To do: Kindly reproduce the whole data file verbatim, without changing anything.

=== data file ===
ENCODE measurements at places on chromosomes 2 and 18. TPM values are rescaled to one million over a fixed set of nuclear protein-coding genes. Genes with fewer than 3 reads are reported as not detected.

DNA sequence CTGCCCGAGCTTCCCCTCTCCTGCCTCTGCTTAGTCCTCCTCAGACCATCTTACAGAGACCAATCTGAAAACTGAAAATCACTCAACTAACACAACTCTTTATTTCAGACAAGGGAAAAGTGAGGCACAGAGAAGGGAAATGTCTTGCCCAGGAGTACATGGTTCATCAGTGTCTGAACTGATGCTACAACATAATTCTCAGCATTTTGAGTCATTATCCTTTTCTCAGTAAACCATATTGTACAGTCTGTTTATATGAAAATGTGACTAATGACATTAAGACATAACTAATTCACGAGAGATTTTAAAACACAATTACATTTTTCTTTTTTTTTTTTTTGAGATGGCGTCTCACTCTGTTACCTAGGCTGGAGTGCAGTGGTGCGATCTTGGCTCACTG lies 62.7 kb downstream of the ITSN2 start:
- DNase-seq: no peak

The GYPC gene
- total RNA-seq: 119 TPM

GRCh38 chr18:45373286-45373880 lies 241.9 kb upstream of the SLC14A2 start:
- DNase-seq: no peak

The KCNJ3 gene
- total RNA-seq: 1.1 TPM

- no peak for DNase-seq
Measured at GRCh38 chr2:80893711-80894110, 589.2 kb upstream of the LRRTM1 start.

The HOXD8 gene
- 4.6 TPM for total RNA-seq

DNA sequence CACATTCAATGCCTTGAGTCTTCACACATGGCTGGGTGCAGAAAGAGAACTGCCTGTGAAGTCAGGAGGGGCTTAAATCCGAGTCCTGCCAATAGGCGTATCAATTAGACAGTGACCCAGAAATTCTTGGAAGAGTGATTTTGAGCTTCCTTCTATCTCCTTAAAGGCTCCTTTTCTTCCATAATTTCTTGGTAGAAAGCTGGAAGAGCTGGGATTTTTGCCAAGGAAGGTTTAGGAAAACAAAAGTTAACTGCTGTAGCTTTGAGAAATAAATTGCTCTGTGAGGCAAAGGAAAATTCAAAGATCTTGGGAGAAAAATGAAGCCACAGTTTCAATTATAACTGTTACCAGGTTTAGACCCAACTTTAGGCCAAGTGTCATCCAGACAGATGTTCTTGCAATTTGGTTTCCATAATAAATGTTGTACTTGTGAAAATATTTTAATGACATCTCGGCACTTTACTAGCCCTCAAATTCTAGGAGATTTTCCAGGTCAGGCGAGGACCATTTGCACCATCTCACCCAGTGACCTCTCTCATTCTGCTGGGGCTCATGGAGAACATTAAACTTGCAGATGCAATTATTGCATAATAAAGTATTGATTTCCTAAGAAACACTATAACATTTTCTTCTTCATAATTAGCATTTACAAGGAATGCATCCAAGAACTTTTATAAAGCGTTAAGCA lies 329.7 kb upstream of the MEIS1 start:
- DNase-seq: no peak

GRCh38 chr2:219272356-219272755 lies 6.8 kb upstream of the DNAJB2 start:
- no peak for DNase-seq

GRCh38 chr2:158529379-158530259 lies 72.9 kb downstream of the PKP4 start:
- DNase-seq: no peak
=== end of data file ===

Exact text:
ENCODE measurements at places on chromosomes 2 and 18. TPM values are rescaled to one million over a fixed set of nuclear protein-coding genes. Genes with fewer than 3 reads are reported as not detected.

DNA sequence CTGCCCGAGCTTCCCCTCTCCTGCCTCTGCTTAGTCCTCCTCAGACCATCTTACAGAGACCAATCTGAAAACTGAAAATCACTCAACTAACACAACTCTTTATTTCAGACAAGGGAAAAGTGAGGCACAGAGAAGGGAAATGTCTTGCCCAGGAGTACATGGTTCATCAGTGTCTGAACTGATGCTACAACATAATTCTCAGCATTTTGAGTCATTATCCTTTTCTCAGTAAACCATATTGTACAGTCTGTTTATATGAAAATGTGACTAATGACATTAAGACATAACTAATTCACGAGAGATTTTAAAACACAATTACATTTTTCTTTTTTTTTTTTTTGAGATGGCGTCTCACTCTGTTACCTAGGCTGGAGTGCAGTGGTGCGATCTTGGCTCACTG lies 62.7 kb downstream of the ITSN2 start:
- DNase-seq: no peak

The GYPC gene
- total RNA-seq: 119 TPM

GRCh38 chr18:45373286-45373880 lies 241.9 kb upstream of the SLC14A2 start:
- DNase-seq: no peak

The KCNJ3 gene
- total RNA-seq: 1.1 TPM

- no peak for DNase-seq
Measured at GRCh38 chr2:80893711-80894110, 589.2 kb upstream of the LRRTM1 start.

The HOXD8 gene
- 4.6 TPM for total RNA-seq

DNA sequence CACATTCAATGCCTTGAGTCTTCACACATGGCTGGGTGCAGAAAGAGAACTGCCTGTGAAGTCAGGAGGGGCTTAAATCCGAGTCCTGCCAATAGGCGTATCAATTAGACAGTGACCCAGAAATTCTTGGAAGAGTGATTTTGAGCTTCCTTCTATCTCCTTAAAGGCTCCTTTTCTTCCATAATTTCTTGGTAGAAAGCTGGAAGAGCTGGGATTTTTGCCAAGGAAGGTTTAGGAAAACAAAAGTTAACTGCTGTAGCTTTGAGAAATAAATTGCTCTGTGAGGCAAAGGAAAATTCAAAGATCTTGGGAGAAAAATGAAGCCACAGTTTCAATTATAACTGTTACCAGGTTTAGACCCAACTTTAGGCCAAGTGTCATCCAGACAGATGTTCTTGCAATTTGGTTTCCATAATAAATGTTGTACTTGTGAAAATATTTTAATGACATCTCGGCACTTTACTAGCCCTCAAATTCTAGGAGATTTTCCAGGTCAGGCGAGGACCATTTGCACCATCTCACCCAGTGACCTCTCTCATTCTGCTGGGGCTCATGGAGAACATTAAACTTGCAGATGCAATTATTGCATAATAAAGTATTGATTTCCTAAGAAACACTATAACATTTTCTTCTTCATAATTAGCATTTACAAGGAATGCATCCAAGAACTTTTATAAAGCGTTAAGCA lies 329.7 kb upstream of the MEIS1 start:
- DNase-seq: no peak

GRCh38 chr2:219272356-219272755 lies 6.8 kb upstream of the DNAJB2 start:
- no peak for DNase-seq

GRCh38 chr2:158529379-158530259 lies 72.9 kb downstream of the PKP4 start:
- DNase-seq: no peak